American Elephants


Keep Voting Groups in Their Place — As Victims. by The Elephant's Child

Late last week, the Justice Department asked a federal court to stop 34 school districts in Louisiana from giving private-school vouchers  to minority children to help them escape failing public schools. Justice Department lawyers claim the voucher program appears “to impede the desegregation process” required by federal law. They didn’t come up with much in the way of evidence to support that claim. Is this a return to the 1950s? Or does fidelity to teacher’s unions trump the well-being of kids?

Louisiana’s state-wide program guarantees a voucher to students from families with incomes below 250% of the poverty level and who attend schools graded C or below. The point of the program is to let kids escape the segregation of failed schools. About 90% of the children who benefit from the program are black. Justice is more concerned with the skin colors of the school’s student body than with their failure to actually educate the kids.

If you can  follow the logic, it seems to run like this. During the 2012-2013 school year about 10% of voucher recipients came from 22 districts that remain under desegregation orders that are around 50 years old. In several of those 22 districts “the voucher recipients were in the racial minority at the public school they attended before receiving the voucher.” So Justice is claiming that the voucher program is illegal because minority kids made these failing schools more white by leaving those schools to go to better private schools.

In the wake of Hurricane Katrina, when many schools were destroyed, Louisiana has become a leader in school reform. New Orleans has city-wide charter schools, and now vouchers for poor kids. According to the Wall Street Journal, sources in Louisiana think it’s about helping the teachers union to repeal the voucher law by any legal means. Justice accidentally gives this away by claiming “jurisdiction over Louisiana” even for vouchers for students in districts without desegregation orders.

In Washington D.C. it took a real fight to get this administration to agree to extend the Opportunity Scholarships program. Teachers unions are more important to the administration than poor black children.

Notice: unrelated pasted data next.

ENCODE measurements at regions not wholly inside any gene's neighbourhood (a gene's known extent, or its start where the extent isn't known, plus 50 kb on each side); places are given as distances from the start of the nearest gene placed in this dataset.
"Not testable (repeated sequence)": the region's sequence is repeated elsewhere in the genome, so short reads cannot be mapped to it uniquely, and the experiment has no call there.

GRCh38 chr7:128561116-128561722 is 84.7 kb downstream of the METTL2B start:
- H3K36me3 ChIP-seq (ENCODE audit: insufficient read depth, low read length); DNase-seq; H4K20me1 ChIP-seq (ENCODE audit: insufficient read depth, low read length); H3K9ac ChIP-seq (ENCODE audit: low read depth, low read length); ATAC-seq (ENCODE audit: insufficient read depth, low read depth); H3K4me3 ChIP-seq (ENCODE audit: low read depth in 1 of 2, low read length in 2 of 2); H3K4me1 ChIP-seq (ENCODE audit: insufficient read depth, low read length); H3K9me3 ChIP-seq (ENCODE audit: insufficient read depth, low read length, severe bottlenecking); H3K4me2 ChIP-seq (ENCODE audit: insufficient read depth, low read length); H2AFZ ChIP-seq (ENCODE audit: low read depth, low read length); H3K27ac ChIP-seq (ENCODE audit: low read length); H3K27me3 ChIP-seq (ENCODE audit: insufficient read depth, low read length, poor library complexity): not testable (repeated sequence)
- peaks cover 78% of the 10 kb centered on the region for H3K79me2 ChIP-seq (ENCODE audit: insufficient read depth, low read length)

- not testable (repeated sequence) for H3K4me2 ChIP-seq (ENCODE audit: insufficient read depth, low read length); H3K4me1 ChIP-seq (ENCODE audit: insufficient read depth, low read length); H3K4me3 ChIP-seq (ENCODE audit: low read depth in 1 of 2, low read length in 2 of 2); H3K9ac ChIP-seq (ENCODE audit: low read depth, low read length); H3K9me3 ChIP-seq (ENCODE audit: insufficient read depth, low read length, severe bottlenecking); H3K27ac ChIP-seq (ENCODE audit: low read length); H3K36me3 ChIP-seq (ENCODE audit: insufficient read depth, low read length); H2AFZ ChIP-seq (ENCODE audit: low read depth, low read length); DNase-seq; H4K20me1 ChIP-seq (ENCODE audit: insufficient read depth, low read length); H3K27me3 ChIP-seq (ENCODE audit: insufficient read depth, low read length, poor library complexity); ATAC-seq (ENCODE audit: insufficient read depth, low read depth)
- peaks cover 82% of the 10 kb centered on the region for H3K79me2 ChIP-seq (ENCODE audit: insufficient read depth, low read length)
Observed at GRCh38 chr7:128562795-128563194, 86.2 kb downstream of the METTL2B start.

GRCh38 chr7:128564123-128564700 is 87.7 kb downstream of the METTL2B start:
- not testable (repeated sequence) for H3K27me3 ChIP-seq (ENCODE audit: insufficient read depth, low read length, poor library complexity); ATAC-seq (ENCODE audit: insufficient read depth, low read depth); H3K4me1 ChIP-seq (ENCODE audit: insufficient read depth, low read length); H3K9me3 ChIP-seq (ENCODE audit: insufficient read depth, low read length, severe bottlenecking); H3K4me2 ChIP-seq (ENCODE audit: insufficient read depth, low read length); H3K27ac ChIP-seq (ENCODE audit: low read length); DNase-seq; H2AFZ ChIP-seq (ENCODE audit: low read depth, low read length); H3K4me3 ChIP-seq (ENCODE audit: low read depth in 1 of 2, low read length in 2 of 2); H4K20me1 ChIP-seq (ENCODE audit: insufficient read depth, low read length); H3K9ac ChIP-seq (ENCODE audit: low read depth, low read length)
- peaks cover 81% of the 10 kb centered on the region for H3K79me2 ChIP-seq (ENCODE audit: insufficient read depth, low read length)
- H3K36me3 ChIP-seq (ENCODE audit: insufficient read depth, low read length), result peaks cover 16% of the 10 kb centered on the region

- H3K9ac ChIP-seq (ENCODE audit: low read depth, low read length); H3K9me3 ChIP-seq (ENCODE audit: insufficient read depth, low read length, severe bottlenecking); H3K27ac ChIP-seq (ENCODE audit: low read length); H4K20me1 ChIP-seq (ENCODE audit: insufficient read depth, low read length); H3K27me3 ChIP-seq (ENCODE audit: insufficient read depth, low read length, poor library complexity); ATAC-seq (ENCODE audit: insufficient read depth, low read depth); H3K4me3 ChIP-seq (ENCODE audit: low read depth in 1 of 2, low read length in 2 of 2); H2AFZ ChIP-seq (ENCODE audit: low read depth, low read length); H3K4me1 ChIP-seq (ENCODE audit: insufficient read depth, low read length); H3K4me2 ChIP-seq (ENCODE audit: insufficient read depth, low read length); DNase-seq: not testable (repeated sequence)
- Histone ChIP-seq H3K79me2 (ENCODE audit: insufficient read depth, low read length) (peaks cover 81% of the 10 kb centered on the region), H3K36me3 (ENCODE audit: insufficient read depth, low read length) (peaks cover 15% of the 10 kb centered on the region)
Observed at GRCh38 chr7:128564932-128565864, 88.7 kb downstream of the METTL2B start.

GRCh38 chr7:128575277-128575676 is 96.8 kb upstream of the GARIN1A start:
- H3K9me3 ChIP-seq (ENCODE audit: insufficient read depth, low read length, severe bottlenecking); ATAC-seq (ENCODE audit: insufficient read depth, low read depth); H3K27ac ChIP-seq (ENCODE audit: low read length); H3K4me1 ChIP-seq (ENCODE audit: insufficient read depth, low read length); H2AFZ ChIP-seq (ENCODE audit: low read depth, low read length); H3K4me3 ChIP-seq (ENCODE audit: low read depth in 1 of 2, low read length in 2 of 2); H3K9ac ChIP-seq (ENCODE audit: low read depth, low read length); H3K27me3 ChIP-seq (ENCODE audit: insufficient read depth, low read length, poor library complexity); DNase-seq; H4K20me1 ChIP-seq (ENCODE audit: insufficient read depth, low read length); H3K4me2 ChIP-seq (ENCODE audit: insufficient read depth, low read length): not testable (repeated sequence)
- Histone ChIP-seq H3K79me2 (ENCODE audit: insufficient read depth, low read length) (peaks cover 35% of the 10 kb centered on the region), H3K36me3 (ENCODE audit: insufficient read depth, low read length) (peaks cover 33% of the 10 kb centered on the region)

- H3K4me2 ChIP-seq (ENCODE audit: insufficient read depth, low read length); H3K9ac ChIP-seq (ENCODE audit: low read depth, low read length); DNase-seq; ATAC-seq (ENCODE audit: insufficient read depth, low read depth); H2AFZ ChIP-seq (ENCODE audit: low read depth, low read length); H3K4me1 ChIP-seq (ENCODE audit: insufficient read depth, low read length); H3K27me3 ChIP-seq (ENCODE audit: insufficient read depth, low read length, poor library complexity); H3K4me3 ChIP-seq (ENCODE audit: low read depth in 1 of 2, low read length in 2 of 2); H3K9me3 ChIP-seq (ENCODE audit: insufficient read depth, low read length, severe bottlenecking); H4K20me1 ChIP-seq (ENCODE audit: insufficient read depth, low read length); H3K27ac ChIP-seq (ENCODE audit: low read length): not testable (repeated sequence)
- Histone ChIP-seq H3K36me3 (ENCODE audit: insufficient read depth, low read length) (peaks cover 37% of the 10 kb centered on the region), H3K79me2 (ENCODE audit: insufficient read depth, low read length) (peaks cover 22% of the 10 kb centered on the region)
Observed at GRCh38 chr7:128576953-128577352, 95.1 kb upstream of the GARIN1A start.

The administration has insisted that efforts to reduce voter fraud by requiring photo I.D. to prove that voters are indeed who they claim to be — is somehow meant to keep black citizens from voting. Since photo I.D. is required to cash a check or open a bank account, to buy beer, to travel, or— especially to enter the Justice Department in Washington D.C. or most court houses — the attempt to portray the requirement as racist is absurd, but blacks are susceptible to that kind of propaganda, because blacks were once kept from voting, and it took strong civil rights laws to rectify the situation. But they were passed, and we have a black president, black senators, black cabinet members, and black justices. Those who are Republicans are called “Uncle Toms.”

Yet to listen to the speeches from the commemoration of the original March on Washington, our black citizens are increasingly victims of racism. We need new laws to keep black children in failing schools, to prevent anyone from asking to see a black person’s I.D. because that might be racist.

Martin Luther King Jr. famously said: “I have a dream that my four little children will one day live in a nation where they will not be judged by the color of their skin, but by the content of their character.” Oddly enough, the President of the United States, his Attorney General and the prosecutors were not interested in judging Trayvon Martin or George Zimmerman by the content of their character, but did everything they could to see that unfortunate case was decided by the color of their skins,

Unemployment rates for Black Americans remain in double digits, and unemployment rates for black youth are double that. It would seem to be more important that our Black citizens remain victims — than that they be provided with opportunity.


Leave a Comment so far
Leave a comment



Leave a Reply

Fill in your details below or click an icon to log in:

WordPress.com Logo

You are commenting using your WordPress.com account. Log Out /  Change )

Google photo

You are commenting using your Google account. Log Out /  Change )

Twitter picture

You are commenting using your Twitter account. Log Out /  Change )

Facebook photo

You are commenting using your Facebook account. Log Out /  Change )

Connecting to %s



%d bloggers like this: